Case Study: Sourcing Through Keepa

This post is designed to show the steps I go through to find a deal through Keepa and how I take it to the next level by thinking outside of the box. Please feel free to ask any questions that you might have!

Step 1: I head to www.keepa.com to search through their daily and weekly price drops. When I get to the site, I want to look at the percentage price drop (not the actual dollar amount at first). Once I find a product that catches my eye, I go ahead and click on it to take a further look. Things that catch my eye are:

1. Large percentage drops on higher priced items

2. Multipack price drops

3. Product in the categories I sell in

4. Anything that looks fun to own

As an example, I saw this product on Keepa a few minutes ago and it caught my eye due to the percentage price drop and multipack side of things. Those things peaked my curiosity and I decided to take a deeper look.

Step 1

Step 2: Next I take a look at the chart that Keepa provides once I click on the item. I am looking for a few different things:

1. A constant price history with a sudden drop

2. Signs that Amazon runs out of the product frequently

3. Any signs that point to Amazon experimenting with pricing (stairstep, skyscrapers, extended periods at a lower price)

If #1 or #2 is true, I head to step 3. If #3 is true, I head back to step #1.

This product had a very stable price and then there was a sudden price cut. It was an immediate sign to look even farther.

Step 2

Step 3: As soon as I get to the product page, I am looking for the following things to tell me it might be a good find:

1. A suppressed buy box – A price on the right hand side that is lower than the one in the middle (typically in stock by Amazon). This means you can order the product, but you won’t get charged until it ships.

2. The sales rank – I am looking for the product to be under 150,000 (my business model). We will take a look at it in more detail, but we need to take a quick look to make sure it is a product that is selling.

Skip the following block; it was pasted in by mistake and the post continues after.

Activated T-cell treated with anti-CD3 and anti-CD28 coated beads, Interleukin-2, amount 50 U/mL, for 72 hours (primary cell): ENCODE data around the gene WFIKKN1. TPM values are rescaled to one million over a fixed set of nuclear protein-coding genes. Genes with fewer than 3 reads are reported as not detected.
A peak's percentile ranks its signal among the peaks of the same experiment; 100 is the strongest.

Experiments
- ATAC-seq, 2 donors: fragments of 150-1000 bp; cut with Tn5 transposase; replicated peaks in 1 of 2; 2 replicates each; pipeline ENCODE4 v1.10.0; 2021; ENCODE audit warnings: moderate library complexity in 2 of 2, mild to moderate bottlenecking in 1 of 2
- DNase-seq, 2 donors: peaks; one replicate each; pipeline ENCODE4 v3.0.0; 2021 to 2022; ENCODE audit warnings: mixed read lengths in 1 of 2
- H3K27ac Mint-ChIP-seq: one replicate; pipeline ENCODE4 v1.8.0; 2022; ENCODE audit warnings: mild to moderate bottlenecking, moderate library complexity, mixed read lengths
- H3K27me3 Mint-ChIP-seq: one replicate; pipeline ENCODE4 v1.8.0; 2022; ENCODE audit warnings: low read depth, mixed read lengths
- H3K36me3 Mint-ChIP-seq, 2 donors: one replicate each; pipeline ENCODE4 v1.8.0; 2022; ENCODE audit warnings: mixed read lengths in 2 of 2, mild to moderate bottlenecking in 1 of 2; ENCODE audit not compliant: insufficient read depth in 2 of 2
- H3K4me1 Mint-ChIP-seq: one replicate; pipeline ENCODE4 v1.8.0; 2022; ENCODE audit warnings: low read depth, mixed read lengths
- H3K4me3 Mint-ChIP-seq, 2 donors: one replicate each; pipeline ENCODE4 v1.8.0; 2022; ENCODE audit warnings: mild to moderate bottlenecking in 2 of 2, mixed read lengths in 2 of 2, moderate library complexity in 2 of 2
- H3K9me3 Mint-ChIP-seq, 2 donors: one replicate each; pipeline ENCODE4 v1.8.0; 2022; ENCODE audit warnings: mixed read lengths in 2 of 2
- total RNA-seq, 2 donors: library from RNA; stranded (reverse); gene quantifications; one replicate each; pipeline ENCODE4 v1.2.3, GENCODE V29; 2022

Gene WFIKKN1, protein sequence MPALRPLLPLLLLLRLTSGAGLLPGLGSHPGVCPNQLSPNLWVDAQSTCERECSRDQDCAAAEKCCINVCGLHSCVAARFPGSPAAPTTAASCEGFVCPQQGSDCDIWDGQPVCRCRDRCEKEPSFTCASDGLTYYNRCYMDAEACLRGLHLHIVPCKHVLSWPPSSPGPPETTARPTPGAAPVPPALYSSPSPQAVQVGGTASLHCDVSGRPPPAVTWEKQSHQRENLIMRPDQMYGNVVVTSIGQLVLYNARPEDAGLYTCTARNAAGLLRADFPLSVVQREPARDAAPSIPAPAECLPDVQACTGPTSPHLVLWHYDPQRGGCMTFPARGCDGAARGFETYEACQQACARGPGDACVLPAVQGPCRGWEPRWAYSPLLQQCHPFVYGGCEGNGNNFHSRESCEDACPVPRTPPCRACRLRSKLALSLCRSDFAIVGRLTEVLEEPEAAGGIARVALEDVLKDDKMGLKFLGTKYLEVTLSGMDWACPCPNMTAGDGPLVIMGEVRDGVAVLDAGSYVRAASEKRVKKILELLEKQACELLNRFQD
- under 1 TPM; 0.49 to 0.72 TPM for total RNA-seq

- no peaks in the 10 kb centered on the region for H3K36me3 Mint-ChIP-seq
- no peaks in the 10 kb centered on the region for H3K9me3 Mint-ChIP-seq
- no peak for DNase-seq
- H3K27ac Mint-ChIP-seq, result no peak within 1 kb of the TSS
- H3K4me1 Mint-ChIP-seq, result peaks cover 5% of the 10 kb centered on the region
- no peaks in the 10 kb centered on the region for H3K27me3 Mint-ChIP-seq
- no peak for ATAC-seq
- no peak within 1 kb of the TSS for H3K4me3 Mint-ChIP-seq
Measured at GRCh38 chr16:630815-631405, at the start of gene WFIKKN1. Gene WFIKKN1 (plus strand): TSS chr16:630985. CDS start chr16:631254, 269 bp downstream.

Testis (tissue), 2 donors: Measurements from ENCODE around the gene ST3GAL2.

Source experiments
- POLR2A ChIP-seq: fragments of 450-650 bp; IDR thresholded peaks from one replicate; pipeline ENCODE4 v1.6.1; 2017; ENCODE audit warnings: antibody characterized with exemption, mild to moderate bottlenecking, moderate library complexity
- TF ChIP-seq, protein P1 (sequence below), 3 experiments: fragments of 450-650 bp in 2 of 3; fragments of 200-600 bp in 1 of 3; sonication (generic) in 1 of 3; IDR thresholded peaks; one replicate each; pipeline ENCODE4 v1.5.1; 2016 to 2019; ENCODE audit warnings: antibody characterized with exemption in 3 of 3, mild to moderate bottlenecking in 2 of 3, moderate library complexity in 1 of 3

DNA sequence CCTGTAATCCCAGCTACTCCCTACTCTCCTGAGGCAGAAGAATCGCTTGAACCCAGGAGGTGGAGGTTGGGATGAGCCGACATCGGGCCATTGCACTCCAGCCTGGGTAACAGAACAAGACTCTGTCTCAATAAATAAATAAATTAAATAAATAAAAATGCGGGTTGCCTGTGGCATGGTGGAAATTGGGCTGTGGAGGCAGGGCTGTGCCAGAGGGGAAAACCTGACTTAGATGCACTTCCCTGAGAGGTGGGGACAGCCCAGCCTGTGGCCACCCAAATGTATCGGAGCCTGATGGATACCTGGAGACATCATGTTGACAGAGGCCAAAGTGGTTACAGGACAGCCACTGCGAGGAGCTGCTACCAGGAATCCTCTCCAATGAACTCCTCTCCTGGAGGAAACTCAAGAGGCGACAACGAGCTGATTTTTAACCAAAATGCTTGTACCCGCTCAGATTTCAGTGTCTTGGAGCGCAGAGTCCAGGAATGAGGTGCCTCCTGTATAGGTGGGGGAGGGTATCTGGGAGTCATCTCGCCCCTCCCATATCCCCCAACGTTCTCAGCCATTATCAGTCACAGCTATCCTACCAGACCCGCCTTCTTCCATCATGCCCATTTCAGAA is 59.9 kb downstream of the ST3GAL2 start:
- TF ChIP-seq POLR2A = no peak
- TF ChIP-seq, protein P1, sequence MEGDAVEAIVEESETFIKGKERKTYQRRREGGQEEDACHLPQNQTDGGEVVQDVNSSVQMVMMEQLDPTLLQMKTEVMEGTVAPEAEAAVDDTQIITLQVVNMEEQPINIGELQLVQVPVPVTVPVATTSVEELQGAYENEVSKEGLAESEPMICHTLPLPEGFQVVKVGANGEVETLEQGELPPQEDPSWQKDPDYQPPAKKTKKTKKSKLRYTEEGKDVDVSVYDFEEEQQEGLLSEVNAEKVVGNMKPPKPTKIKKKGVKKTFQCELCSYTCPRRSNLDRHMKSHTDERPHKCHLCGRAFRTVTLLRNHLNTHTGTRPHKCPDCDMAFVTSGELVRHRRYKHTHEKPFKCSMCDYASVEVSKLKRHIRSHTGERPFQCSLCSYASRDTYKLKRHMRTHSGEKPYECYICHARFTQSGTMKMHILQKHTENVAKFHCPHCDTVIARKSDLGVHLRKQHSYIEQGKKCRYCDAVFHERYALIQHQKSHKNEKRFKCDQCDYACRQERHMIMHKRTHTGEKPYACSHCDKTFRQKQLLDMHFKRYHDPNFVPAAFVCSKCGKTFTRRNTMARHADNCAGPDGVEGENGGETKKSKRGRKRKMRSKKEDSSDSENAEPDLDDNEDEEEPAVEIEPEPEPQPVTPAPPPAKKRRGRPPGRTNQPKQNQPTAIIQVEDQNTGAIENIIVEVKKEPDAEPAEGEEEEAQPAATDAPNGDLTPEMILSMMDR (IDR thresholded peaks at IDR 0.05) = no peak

3. Other sellers – I want to see how many other sellers are on the listing. The lower the number, the better (you can still make money with a lot of sellers, but you face competition).

4. A complete product listing – The product needs to have a photo and be in the right category. I don’t want to sell a product where the listing is all messed up.

For this product, I see that the sales rank falls within my range and the listing look pretty good. I now move onto to step #4.

Step 3

Step 4: Now I am going to head to CamelCamelCamel to take a look at the sales rank history. This is going to give me a good idea of the demand side of the equation (price drops are great, but you need someone to buy the product at a higher price to make money). When I head to CamelCamelCamel, I am looking for:

1. Sharp drops in sales rank when a product goes back to the original price.

2. A fast spike to a high sales rank when the product is on sale

3. Long downward trending sales ranks

4. Good performing sales ranks with multiple hills and valleys within my sales rank range.

If 1-3 are true, I tend to shy away from the product. The item’s sales rank is artificially low due to the drop in price and will not sustain once it gets back to the higher price.

If 4 is true, the item is headed for my shopping cart (after I look at the ROI through my FBA calculator extension – which will be discussed in another blog post).

The example product nails number #4 as it bounces, but never goes below my acceptable range for sales rank.

Step 4

Step 5: This is the step that will make a difference in the long run. People can find the same deals that you do, but very few go the extra step (more about extra steps will be provided in future blog posts). This is the next step I took after seeing the product. Since it was a multipack, I wanted to see what other selling options (packs and single) are out there. I did a quick search and found the following (that fell within my sales rank range).

Step 5

Now not every product will be a hit, but you at least have framework to work from when sourcing items online. If you have any questions, do not hesitate to ask!

CW

4 thoughts on “Case Study: Sourcing Through Keepa

  • November 12, 2014 at 5:20 pm
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    This is a great post Chris. There is one thing to add Keepa and CamelCamelCamel in your daily research routine, but knowing what to look for when using those tools are key. This post illustrates what the user needs to look for and why. Thanks for this.

    Reply
    • November 15, 2014 at 2:26 pm
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      Thanks Carla!!!!

      Reply
  • November 12, 2014 at 5:41 pm
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    Do you think, in this instance, Amazon is dropping the price because they were way over priced and buyers were purchasing from third party sellers? Is that also a consideration you make? It Amazon is permanently dropping the price then this wouldn’t be a good product to buy for resale, correct?

    Reply
    • November 17, 2014 at 2:42 pm
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      Carla – That is a risk that you take in buying online. I do consider that fact and I try to look at the price history of 3rd part sellers too. Amazon typically prices competitively, but that isn’t always the case. If is a permanent price drop, it wouldn’t be a good product to purchase.

      Reply

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